Who knew that becoming a high school softball star could involve such back-breaking effort?
Lafayette junior Kecia Stephens has had to overcome a fractured vertebra not once, but twice in her young career.
Not that the injuries have diminished her passion for the game.
"I play with the same intensity," she says. "Because now, after the injury, I did almost have the game taken away from me, and I really feel like God has given me the ability to come back from it. And I just feel extremely blessed. So I go all out."
Stephens was playing for Harrison County when she was first hurt.
"My eighth-grade year, I was sliding into home during a district championship game. And when I hit the ground, the dirt was really hard and I fractured my back," she says.
She says she didn't realize the extent of the injury until perhaps six months later.
Her father Kevin, who also is the Lafayette head coach, recalls "as time went on, she started developing some numbness in her feet and in her arms and hands. So that's when we started getting a little bit more worried about it and decided to go ahead and start checking on it."
Physical therapy, MRIs, CT scans and visits to chiropractors revealed a fractured L3 vertebra.
Her freshman year at Lafayette, Kecia fractured the L4 vertebra, also in the lower lumbar region of the spine, apparently suffering the injury during a sliding drill.
The first pitch of her first at-bat that season, she socked a home run. It turned out to be her only game of the season. The sliding drill had taken place about two or three weeks earlier.
She finally got back in the swing last year, as a sophomore. She finished with a 19-12 record in the pitching circle, while hitting .350 with an on-base percentage of .400.
Entering Wednesday night's game against Scott County, Lafayette was off to a 12-3 start to the season. Armed with a wicked curveball, Kecia was 10-2. She was hitting .435, with on-base and slugging percentages of .495 and .575.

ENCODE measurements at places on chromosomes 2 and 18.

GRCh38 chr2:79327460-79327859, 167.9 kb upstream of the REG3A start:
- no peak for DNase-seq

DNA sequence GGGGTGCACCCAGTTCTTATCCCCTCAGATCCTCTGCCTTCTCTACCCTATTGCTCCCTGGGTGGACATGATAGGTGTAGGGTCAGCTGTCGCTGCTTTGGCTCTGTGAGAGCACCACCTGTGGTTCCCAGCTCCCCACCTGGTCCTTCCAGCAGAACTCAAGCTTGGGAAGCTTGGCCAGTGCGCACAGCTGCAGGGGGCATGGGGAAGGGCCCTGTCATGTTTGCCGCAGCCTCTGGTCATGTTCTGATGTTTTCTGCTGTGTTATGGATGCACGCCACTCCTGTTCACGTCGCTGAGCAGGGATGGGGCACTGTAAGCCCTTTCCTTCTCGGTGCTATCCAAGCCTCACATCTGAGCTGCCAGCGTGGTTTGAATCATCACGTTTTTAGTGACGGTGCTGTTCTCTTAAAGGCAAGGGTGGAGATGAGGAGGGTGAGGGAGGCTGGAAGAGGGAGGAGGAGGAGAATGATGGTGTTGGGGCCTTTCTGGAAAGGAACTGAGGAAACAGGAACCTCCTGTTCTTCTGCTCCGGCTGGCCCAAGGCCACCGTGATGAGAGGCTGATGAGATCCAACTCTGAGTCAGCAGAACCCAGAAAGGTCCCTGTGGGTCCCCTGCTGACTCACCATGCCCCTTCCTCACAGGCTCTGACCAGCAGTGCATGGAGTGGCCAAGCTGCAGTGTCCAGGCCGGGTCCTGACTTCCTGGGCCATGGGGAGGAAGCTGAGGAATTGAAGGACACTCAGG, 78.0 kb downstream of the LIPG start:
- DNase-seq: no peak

"She's having a pretty good year starting out," Kevin says. "So as long as she can keep growing. And, like I said, we do try to watch her as far as making sure she's not getting too many reps in, and making sure she's icing properly and stretching out properly. So she's really had to change her protocols to adjust herself. Things seem to be going in the right direction."
It can be a scary moment for the family, though, when Kecia makes a diving play.
"It does scare me always," says Sherry Stephens, Kecia's mom. "I hold my breath. I look at her face when she gets up.
"But I know she's strong. I've watched her lift weights. She runs. She's like a distance runner; she loves to run. And she exercises and tries to keep herself in really good physical condition to be able to help herself on the field."
Kecia has committed to play for Georgetown College, where she hopes to study pharmacy or physical therapy. When not pitching, she plays first base or third, and she's likely to land in Georgetown's infield.
Meanwhile, she is enjoying being back. "I love the game," she says. "I actually love it. I just feel extremely blessed to still be able to play and I just try to not take one moment for granted."